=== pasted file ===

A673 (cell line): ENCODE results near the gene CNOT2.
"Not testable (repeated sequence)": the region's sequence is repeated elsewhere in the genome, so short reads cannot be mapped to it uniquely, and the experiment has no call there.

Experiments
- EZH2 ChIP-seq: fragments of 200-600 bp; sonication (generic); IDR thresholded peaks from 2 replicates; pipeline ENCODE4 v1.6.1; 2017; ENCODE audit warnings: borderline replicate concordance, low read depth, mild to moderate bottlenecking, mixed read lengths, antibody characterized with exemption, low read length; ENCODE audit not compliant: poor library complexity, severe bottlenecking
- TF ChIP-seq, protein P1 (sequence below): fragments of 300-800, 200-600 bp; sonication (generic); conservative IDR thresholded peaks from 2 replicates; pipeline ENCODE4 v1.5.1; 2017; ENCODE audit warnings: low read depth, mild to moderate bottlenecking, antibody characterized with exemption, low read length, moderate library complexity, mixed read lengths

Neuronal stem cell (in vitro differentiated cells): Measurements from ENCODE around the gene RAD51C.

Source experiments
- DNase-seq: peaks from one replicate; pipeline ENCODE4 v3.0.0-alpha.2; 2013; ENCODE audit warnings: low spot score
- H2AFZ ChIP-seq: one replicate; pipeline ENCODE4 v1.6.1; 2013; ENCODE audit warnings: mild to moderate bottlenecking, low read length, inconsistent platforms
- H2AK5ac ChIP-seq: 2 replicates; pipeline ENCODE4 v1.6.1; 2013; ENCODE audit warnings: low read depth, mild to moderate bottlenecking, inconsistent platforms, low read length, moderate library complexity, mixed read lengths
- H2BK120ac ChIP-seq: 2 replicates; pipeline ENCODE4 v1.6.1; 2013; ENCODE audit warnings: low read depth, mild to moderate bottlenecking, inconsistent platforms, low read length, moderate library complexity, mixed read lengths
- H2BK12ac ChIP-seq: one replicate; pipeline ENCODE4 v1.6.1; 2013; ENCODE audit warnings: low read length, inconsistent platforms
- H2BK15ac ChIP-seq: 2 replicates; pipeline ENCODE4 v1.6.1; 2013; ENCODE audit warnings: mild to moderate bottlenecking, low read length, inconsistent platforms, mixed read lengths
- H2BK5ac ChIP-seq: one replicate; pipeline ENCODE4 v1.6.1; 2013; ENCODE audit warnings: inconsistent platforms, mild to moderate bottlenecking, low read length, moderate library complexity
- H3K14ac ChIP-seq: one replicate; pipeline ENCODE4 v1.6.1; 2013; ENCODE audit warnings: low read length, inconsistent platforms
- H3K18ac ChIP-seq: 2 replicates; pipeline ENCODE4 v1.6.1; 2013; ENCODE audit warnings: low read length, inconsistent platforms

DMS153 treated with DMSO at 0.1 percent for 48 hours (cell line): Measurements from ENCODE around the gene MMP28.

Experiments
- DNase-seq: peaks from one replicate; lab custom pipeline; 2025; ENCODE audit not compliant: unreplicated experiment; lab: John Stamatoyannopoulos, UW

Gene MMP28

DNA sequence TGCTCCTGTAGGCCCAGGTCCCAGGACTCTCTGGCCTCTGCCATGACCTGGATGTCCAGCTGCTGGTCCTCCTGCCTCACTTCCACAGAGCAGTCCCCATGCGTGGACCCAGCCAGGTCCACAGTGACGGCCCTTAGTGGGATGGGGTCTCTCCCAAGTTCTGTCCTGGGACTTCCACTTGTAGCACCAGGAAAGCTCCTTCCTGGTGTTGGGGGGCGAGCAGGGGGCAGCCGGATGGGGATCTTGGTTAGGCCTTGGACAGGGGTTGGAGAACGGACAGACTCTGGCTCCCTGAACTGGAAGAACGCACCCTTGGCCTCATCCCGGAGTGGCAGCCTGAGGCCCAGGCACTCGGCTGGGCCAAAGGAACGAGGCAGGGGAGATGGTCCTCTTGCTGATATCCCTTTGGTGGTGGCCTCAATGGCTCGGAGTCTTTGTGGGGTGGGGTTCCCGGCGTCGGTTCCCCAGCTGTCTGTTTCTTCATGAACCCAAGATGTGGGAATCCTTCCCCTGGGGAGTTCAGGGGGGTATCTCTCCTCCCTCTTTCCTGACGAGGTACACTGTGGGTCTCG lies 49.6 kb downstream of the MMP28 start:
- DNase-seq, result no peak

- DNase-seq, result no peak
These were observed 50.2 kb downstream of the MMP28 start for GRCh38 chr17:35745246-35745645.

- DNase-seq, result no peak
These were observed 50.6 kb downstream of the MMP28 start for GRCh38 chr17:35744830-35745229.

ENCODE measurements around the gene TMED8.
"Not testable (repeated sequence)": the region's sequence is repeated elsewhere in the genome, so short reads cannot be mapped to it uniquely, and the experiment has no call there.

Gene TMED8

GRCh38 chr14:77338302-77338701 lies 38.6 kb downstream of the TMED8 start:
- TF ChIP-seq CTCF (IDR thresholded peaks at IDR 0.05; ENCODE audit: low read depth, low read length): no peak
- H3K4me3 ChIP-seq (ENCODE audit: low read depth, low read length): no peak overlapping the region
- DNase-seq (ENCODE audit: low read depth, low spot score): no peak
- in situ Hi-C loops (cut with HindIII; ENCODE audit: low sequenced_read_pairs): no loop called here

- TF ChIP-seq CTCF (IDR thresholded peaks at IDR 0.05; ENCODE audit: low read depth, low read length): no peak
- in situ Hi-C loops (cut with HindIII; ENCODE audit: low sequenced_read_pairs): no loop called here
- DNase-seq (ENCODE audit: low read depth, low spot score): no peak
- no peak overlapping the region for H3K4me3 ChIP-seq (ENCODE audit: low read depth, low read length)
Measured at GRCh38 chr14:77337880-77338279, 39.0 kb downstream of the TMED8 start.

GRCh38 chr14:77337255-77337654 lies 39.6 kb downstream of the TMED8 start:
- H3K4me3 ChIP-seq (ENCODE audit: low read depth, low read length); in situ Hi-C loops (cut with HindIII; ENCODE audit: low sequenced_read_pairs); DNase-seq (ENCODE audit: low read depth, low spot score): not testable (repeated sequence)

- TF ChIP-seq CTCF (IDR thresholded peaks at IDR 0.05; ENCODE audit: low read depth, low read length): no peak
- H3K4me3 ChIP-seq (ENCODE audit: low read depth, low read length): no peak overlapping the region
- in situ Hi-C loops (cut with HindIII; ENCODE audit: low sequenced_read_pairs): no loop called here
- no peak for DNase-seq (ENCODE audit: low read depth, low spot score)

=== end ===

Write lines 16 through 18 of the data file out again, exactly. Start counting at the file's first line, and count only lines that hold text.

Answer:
- H3K18ac ChIP-seq: 2 replicates; pipeline ENCODE4 v1.6.1; 2013; ENCODE audit warnings: low read length, inconsistent platforms

DMS153 treated with DMSO at 0.1 percent for 48 hours (cell line): Measurements from ENCODE around the gene MMP28.

Experiments